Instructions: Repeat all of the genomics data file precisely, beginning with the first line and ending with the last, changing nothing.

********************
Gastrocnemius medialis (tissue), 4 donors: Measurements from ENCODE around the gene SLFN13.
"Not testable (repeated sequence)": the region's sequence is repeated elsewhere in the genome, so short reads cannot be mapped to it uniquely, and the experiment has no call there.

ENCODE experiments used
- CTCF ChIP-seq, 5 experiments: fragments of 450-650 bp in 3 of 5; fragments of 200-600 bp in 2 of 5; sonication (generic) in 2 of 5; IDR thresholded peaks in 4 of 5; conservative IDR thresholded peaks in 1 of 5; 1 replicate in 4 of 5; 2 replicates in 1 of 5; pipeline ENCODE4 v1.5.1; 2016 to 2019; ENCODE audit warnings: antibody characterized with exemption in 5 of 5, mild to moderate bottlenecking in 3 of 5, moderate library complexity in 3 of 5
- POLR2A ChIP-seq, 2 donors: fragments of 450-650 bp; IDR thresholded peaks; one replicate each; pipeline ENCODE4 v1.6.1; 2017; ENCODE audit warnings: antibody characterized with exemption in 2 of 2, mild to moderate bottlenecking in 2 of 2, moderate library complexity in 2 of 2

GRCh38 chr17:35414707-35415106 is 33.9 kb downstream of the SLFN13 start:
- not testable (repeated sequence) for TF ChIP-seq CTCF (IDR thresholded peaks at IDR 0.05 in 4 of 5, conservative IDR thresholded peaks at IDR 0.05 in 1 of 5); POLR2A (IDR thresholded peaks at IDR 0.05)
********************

Gastrocnemius medialis (tissue), 4 donors: Measurements from ENCODE around the gene SLFN13.
"Not testable (repeated sequence)": the region's sequence is repeated elsewhere in the genome, so short reads cannot be mapped to it uniquely, and the experiment has no call there.

ENCODE experiments used
- CTCF ChIP-seq, 5 experiments: fragments of 450-650 bp in 3 of 5; fragments of 200-600 bp in 2 of 5; sonication (generic) in 2 of 5; IDR thresholded peaks in 4 of 5; conservative IDR thresholded peaks in 1 of 5; 1 replicate in 4 of 5; 2 replicates in 1 of 5; pipeline ENCODE4 v1.5.1; 2016 to 2019; ENCODE audit warnings: antibody characterized with exemption in 5 of 5, mild to moderate bottlenecking in 3 of 5, moderate library complexity in 3 of 5
- POLR2A ChIP-seq, 2 donors: fragments of 450-650 bp; IDR thresholded peaks; one replicate each; pipeline ENCODE4 v1.6.1; 2017; ENCODE audit warnings: antibody characterized with exemption in 2 of 2, mild to moderate bottlenecking in 2 of 2, moderate library complexity in 2 of 2

GRCh38 chr17:35414707-35415106 is 33.9 kb downstream of the SLFN13 start:
- not testable (repeated sequence) for TF ChIP-seq CTCF (IDR thresholded peaks at IDR 0.05 in 4 of 5, conservative IDR thresholded peaks at IDR 0.05 in 1 of 5); POLR2A (IDR thresholded peaks at IDR 0.05)